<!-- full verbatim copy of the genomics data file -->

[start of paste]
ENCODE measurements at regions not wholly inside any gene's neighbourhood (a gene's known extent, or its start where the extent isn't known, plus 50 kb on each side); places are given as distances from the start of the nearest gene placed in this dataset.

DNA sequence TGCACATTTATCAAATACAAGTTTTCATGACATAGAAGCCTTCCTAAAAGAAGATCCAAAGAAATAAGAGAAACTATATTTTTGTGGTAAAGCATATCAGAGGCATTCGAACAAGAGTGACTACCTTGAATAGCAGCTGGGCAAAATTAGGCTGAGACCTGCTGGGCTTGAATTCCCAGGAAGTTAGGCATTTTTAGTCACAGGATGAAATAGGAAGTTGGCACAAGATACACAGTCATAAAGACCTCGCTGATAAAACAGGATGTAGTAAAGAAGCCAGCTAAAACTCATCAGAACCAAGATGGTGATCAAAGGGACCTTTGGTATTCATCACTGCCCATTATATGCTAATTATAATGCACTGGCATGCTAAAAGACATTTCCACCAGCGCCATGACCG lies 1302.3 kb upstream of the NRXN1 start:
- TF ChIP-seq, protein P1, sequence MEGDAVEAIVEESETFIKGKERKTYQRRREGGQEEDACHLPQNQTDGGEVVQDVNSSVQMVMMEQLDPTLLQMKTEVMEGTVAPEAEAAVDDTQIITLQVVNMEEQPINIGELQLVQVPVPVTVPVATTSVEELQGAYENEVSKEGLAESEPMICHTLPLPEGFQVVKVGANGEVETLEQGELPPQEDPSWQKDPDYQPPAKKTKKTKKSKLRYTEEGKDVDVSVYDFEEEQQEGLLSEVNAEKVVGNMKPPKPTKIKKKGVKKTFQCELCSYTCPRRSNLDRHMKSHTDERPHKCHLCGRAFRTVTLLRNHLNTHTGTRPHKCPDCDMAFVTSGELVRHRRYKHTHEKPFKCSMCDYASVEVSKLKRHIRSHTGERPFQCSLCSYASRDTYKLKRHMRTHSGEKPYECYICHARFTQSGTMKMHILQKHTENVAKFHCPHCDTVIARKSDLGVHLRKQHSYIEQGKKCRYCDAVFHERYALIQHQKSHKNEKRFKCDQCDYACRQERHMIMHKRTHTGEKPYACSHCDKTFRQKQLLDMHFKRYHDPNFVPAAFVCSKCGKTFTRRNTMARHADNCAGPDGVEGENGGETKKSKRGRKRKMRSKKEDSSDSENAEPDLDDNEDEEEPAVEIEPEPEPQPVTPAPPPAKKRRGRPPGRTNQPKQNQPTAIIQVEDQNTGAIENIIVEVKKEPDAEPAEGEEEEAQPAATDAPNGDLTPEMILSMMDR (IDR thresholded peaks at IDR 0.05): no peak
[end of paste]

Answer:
ENCODE measurements at regions not wholly inside any gene's neighbourhood (a gene's known extent, or its start where the extent isn't known, plus 50 kb on each side); places are given as distances from the start of the nearest gene placed in this dataset.

DNA sequence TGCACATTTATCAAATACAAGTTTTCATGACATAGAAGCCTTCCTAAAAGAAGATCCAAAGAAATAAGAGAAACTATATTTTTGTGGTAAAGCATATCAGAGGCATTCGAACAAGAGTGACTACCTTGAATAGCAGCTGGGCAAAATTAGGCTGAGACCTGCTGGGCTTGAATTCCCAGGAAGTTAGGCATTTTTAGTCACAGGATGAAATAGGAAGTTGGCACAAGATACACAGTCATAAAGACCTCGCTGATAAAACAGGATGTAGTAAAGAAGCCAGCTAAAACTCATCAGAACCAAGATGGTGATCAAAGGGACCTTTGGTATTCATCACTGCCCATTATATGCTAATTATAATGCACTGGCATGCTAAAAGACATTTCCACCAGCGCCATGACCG lies 1302.3 kb upstream of the NRXN1 start:
- TF ChIP-seq, protein P1, sequence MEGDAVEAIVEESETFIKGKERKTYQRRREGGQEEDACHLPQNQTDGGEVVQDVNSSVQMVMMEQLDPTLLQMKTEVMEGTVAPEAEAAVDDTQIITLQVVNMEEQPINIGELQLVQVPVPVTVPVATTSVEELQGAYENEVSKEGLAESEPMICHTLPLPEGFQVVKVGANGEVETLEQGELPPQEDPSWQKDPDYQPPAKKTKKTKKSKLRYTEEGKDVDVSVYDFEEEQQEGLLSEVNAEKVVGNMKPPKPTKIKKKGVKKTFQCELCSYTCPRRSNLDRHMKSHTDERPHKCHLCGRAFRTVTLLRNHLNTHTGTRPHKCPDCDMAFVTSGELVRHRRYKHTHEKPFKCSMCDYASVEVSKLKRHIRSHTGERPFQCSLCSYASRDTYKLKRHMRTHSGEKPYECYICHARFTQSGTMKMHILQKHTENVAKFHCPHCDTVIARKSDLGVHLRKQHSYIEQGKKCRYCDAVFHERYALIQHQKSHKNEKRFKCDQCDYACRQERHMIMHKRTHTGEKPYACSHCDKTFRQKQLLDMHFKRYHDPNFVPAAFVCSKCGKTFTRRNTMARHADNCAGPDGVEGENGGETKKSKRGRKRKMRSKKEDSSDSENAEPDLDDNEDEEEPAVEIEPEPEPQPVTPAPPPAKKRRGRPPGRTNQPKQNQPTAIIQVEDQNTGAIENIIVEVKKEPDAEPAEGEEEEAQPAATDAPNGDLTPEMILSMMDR (IDR thresholded peaks at IDR 0.05): no peak